Foods To Eat for a Flu-Free Winter

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Autumn marks the progression to darker evenings, chilly mornings and leafy streets. Traditionally, autumn is a time to harvest and gather foods for winter; food is prepared for storage by time-honoured techniques such as preserving, canning and fermenting.

Many of us are naturally drawn to slower cooked, more richly flavoured, warming foods as the days become cooler and shorter, such as soups, stews and curries. As the weather cools, warming foods provide a great opportunity to make the most of autumn’s nourishing, seasonal fruits and vegetables that are packed full of immune boosting nutrients to give you a fighting chance at a flu-free winter.

From a Traditional Chinese Medicine (TCM), or Eastern Medicine perspective, autumn is a time that is connected with a need for warmth, grounding, balance calm and becoming more introverted in energy as your body prepares for the calm and stillness of winter. It is a time for shedding that which no longer serves us, reduce clutter and to let go.

Autumn is a season of dryness of the body primarily affecting the lungs and large intestine which can promote symptoms like a dry sore throat, dry skin, and constipation. To counteract this dryness, introduce foods such as cooked pears, apples, pumpkin, millet, nuts and seeds.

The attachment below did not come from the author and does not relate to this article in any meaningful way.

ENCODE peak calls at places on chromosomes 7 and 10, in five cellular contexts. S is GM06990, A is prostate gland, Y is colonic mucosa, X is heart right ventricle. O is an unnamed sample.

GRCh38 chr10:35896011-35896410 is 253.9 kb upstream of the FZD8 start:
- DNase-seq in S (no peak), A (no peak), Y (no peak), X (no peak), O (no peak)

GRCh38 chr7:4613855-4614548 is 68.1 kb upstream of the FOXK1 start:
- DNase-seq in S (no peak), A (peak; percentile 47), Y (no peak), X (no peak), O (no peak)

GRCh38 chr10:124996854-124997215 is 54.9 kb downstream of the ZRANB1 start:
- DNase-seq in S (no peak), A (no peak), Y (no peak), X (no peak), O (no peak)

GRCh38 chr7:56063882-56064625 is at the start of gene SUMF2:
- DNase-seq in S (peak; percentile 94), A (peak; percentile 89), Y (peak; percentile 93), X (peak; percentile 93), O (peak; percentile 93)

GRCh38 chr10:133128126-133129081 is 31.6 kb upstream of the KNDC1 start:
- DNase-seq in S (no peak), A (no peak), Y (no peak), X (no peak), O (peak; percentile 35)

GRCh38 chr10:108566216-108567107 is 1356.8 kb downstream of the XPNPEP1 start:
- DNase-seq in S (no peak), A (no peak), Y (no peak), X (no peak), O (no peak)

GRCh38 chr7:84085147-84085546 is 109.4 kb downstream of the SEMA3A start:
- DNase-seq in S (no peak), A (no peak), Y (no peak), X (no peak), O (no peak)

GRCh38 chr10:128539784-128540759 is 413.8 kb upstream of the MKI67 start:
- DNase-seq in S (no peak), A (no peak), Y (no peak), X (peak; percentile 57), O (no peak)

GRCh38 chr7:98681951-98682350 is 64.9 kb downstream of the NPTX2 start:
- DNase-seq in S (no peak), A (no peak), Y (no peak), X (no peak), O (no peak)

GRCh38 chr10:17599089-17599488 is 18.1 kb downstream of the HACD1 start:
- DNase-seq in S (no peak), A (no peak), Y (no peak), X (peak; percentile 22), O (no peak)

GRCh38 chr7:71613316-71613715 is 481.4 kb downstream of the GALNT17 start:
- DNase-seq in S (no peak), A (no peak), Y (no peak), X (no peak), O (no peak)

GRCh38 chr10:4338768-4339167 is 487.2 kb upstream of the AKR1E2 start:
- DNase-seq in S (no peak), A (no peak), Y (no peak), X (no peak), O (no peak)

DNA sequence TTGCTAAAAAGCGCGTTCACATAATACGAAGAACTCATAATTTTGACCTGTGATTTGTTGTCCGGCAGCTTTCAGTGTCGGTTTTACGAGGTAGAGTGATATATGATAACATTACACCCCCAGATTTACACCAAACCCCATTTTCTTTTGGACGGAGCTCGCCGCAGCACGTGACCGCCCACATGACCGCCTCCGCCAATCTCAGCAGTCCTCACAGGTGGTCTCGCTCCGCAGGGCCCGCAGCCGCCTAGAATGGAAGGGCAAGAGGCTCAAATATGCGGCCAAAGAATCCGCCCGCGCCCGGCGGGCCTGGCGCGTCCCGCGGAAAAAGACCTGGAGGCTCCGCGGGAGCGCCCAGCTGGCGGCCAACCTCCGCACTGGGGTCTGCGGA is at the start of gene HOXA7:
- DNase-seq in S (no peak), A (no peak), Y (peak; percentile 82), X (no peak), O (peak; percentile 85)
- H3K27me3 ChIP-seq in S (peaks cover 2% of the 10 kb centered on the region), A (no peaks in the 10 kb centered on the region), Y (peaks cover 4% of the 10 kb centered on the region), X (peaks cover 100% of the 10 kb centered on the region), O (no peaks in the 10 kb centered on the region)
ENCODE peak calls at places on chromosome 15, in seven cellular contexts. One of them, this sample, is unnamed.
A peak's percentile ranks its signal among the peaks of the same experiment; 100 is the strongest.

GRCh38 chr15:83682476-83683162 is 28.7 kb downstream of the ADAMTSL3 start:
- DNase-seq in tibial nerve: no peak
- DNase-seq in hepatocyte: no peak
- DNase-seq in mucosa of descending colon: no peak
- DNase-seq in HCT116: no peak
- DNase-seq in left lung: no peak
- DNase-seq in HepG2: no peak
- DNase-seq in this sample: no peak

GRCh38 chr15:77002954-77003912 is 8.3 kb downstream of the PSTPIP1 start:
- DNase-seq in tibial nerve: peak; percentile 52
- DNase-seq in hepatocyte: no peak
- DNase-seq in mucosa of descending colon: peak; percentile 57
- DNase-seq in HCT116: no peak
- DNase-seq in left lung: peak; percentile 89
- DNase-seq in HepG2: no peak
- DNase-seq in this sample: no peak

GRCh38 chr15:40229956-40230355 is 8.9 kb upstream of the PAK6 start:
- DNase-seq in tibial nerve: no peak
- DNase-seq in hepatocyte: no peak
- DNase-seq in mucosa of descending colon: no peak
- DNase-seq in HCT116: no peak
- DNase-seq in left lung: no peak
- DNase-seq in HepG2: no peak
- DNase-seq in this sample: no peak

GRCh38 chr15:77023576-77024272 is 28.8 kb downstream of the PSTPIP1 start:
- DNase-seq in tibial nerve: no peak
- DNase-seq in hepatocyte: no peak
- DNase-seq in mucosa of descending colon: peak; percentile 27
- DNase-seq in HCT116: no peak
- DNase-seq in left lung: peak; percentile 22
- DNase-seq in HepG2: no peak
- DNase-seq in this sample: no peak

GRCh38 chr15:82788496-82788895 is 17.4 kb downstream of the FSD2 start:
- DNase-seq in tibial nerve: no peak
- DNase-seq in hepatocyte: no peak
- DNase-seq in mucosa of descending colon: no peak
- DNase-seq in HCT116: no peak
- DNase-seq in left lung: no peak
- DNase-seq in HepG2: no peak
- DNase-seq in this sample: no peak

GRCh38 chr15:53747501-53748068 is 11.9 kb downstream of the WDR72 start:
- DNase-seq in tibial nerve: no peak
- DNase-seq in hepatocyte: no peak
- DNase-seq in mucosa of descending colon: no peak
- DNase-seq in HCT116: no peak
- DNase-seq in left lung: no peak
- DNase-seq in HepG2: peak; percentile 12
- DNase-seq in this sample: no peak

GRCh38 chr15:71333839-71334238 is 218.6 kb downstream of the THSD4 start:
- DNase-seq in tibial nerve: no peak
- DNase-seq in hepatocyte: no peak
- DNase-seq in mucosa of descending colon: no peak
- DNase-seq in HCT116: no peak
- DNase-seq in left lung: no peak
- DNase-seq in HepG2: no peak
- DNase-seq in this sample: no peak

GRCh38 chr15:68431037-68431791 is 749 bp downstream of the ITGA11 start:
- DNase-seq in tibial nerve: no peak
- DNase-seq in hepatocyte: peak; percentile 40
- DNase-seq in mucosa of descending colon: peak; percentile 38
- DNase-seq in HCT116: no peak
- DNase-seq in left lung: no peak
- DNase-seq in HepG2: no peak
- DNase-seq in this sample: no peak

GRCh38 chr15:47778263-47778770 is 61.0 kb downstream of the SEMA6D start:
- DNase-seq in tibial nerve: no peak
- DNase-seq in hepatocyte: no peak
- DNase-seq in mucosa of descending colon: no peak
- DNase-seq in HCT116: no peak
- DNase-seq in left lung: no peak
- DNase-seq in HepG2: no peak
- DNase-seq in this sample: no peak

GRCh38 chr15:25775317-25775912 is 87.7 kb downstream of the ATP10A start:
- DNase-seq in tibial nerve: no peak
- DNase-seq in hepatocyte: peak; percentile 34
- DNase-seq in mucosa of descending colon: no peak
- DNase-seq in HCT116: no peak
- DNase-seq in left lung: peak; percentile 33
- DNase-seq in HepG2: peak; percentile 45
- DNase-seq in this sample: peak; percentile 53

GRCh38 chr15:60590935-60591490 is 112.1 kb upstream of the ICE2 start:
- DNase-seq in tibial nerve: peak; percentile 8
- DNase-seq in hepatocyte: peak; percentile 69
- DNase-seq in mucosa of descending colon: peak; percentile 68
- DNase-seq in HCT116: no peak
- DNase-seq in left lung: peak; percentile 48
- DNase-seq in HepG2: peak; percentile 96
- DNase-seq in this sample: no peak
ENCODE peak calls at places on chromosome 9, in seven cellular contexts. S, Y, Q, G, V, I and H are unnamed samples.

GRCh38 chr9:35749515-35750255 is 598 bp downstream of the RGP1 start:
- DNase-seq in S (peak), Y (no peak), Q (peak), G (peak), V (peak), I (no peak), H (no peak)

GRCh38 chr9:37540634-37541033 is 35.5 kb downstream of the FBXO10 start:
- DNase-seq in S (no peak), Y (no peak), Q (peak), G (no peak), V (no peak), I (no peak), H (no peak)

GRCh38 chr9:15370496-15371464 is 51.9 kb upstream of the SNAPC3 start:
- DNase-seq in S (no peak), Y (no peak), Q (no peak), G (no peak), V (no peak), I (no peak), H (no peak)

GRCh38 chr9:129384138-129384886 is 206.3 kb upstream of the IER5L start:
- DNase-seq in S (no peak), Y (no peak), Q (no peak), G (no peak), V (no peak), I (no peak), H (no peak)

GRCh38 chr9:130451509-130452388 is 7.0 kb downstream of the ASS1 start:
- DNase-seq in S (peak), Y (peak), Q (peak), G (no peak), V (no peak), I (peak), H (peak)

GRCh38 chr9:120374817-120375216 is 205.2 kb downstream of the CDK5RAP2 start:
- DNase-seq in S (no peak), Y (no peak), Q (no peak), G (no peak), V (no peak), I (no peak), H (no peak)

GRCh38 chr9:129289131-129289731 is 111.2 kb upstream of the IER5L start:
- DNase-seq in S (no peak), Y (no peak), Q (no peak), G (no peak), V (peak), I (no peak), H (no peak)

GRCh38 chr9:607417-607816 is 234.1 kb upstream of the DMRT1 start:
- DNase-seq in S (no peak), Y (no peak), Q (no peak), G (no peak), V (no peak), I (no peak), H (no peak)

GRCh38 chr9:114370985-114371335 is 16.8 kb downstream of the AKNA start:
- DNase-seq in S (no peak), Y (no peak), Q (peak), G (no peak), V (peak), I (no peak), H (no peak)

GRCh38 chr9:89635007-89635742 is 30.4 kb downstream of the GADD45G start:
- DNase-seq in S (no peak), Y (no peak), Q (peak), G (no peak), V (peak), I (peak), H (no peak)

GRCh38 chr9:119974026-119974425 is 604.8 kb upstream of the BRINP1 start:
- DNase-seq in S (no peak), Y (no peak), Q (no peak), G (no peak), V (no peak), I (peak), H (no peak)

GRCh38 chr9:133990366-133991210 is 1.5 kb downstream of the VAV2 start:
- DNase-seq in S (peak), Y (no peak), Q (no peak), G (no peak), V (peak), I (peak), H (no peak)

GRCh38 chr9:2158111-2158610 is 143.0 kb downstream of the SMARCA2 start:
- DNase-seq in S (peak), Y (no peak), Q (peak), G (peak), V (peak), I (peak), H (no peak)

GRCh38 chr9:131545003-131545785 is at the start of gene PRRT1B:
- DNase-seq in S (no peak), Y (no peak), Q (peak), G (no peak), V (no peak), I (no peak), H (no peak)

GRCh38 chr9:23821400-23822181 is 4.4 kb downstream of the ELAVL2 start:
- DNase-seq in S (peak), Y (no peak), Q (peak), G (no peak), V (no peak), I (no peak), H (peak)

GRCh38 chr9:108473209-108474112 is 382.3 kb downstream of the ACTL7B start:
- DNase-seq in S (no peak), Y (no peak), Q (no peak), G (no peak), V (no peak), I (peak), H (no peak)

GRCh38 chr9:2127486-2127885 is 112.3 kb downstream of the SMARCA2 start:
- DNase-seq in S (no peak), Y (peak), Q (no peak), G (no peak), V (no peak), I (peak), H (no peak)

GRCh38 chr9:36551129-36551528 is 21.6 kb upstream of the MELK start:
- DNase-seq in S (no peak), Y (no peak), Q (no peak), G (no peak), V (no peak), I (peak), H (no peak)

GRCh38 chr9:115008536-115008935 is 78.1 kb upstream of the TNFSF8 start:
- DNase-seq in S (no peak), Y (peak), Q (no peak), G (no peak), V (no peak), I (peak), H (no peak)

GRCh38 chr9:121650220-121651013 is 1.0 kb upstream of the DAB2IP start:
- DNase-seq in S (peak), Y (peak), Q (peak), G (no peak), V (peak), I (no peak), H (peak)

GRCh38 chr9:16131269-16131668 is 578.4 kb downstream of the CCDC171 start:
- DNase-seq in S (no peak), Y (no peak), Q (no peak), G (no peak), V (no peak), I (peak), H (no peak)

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Tips For Autumn Eating
• Eat less cold foods such as juices, cold salads and raw fruits and vegetables
• Use slower, gentle food preparation methods such as slow cooking, roasting and fermenting which allow foods to be more easily digested
• Get creative in the kitchen with autumn coloured foods (orange, red and yellow) which are rich in phytonutrients such as betacarotene, bioflavonoids and vitamin C, essential for boosting immune function coming into cooler months
• Load up your dark leafy greens for a nutrient kick and bitter flavour
• Include warming spices in your cooking such as cinnamon, garlic, chilli and ginger
• Increase your hydration with bone broths and herbal teas such as dandelion, chamomile, green and ginger

Autumn Foods To Enjoy
• Root vegetables such as carrots, parsnip, beetroot, potato and sweet potato
• Autumn fruits and vegetables including apples, pears, pomegranate, figs, pumpkin and eggplant
• Earthy flavours such as lentils, miso, tofu, tempeh, mushrooms
• Grains including brown rice, millet and oats
• Greens such as cabbage, bok choy, kale, radicchio, zucchini
• Salty flavours including seaweeds for example dulse flakes, kombu and wakame
• Beneficial fats such as nuts, seeds and oils like olive, flax and coconut

Hot Tip
Food sourced locally means that fruits and vegetables have been grown in their natural and most beneficial conditions, so we can enjoy foods at their best in flavour, nutrients and energy. Read our article on being a Locavore here. Locally sourced food also means less food miles meaning it can be made available to the consumer at a smaller price as transport and growing costs can be kept to a minimum. Dust off your slow cooker and head down to your local market this weekend and get inspired!